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As Sales Climb, Automakers Struggle to Produce Enough Cars

For months, shoppers have been streaming back into auto dealerships, helping automakers rebound from the pandemic. But now automakers are struggling to keep up with demand because a global shortage of computer chips is limiting how many cars and trucks they can make.

On Friday Ford Motor, which has been hurt by the chip shortage more than most of its rivals, said it had 162,100 truck and cars in dealer inventories, fewer than half the number it had just three months ago and roughly a quarter of the stocks dealers typically hold.

“The question from here is how fast and when can production improve and inventory recover such that it doesn’t weigh on sales,” Joseph Spak, an analyst at RBC Capital Markets, wrote on Friday in a note to investors.

Mr. Spak said he was confident demand for trucks and cars would remain strong into 2022, but he was not sure when manufacturers would be able to restore full production. “Our thinking had been we could see a bottom in June/July, but with some more production shutdowns announced we wonder if this could be pushed to late summer,” he wrote.

The robust demand was evident in the strong second-quarter sales numbers most automakers reported this week. Tesla, the electric carmaker, sold 201,250 cars globally in the second quarter, more than twice as many as in the same period a year earlier, the company said on Friday, suggesting that it was not as badly affected by the chip shortage.

The company sold nearly 91,000 cars in the second quarter of 2020, when auto sales around the world were kept low by the pandemic. The company delivered nearly 185,000 cars in the first three months of this year. For the last few years, Tesla’s growth has been mainly fueled by growth in China and Europe.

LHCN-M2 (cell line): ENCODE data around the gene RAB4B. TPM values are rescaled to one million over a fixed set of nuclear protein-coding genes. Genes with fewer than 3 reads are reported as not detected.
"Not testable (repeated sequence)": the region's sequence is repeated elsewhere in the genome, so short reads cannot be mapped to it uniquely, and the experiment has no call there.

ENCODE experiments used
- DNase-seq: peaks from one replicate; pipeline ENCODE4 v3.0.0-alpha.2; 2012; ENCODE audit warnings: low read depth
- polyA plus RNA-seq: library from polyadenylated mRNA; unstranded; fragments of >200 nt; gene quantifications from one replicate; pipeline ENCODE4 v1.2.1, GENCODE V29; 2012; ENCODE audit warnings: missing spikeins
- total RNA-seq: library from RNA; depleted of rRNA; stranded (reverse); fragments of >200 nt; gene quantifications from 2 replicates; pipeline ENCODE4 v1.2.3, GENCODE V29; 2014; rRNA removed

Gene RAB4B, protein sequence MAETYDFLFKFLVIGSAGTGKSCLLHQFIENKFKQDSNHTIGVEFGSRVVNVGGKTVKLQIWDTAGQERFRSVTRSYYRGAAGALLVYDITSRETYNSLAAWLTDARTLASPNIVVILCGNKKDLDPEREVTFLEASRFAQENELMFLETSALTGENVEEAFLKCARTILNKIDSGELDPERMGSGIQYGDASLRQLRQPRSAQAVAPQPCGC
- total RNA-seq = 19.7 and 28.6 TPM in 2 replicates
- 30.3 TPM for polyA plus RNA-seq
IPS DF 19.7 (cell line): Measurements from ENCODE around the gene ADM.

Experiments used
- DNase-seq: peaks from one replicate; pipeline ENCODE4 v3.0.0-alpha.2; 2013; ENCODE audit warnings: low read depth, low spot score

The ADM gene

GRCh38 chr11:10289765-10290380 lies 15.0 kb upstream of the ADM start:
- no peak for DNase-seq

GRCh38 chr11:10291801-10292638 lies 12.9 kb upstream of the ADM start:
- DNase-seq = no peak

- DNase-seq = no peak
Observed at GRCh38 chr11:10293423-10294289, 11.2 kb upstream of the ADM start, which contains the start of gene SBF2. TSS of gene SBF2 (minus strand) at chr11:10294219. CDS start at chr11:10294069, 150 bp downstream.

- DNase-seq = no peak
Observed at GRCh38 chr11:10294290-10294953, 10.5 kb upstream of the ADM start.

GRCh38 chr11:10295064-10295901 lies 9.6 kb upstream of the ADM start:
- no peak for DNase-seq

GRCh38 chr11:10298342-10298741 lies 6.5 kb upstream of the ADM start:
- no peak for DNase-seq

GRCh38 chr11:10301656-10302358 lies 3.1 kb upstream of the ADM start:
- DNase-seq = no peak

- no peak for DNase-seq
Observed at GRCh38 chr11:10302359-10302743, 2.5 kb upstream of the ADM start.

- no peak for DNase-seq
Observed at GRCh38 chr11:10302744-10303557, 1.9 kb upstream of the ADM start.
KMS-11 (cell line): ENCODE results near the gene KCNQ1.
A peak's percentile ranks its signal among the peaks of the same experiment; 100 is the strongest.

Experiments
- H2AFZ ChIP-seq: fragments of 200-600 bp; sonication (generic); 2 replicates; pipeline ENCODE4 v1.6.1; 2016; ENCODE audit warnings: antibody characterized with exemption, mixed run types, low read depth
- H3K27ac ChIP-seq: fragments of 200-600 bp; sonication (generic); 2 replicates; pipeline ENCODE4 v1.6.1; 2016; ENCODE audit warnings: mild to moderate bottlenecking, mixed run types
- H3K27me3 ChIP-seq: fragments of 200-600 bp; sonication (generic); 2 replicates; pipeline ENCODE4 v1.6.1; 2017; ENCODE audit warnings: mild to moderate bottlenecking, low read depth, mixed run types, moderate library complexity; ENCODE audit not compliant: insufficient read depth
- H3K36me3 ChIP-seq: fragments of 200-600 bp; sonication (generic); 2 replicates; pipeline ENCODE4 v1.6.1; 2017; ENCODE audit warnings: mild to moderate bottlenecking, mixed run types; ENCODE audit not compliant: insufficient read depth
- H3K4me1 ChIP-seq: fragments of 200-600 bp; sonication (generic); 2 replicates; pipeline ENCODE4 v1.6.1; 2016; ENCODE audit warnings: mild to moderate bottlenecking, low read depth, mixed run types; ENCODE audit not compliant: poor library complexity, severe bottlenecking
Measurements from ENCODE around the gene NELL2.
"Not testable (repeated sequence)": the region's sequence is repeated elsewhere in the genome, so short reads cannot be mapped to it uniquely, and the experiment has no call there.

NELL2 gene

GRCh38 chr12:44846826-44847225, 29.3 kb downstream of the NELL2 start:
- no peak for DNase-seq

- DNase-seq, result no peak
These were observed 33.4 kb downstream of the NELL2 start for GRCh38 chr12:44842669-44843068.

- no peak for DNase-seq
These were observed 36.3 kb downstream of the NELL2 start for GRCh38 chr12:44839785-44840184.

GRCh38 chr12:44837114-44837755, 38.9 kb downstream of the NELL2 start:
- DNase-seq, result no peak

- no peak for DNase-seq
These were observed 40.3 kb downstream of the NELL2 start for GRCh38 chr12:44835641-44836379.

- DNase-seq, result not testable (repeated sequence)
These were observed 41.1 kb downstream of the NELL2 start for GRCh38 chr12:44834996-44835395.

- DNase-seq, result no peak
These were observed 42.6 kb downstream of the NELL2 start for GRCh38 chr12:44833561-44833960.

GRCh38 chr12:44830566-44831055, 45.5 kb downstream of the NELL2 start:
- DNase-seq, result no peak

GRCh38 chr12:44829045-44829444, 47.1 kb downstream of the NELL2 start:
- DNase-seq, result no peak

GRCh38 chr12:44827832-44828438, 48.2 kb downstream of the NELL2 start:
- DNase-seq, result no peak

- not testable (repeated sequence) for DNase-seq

“Our teams have done an outstanding job navigating through global supply chain and logistics challenges,” the company said in a statement.

It’s unclear how Tesla’s sales fared in the United States because the company does not break out deliveries by country. On Thursday, General Motors and Toyota Motor said their U.S. sales rose 40 percent for the April-to-June quarter. Honda, Hyundai and Kia all reported sales increases of more than 70 percent in the quarter.

But Ford’s U.S. deliveries rose just 9 percent in the second quarter, to 472,260 light trucks and cars, a modest gain from a year-earlier total that had been depressed substantially by the pandemic. That total was also below Honda’s sales of 486,419 for the quarter, a rare instance of the much smaller Japanese company’s outselling Ford.

In another worrisome note, Ford’s sales of its highly profitable F-series pickup trucks fell 12 percent in the second quarter, to 158,235.

Because of its reliance on a chip maker that had suffered a fire at a key factory in Japan this year, Ford had to idle several North American plants for various periods in the second quarter, and was able to produce only about half as many vehicles in the period as it had planned.

In June, when dealer inventories had dwindled because of the production cuts, Ford’s sales fell 27 percent from the same month in 2020.

This week, the company outlined additional production halts planned for July at plants across North America. The plants affected include three that make F-series models.

Even Tesla has been hurt by the chip shortage. In the last several weeks, the company has dropped certain features from its vehicles, such as an adjustable lower-back support in passenger seats and a radar sensor from its Autopilot driver-assistance system. The company said that lumbar support was hardly ever used by customers and that Autopilot’s cameras were sufficient, but analysts said the moves appeared to have been prompted at least in a part by the shortage of chips. Cars can use dozens of chips to control various features and systems, including engines, motors, touch screens and so on.

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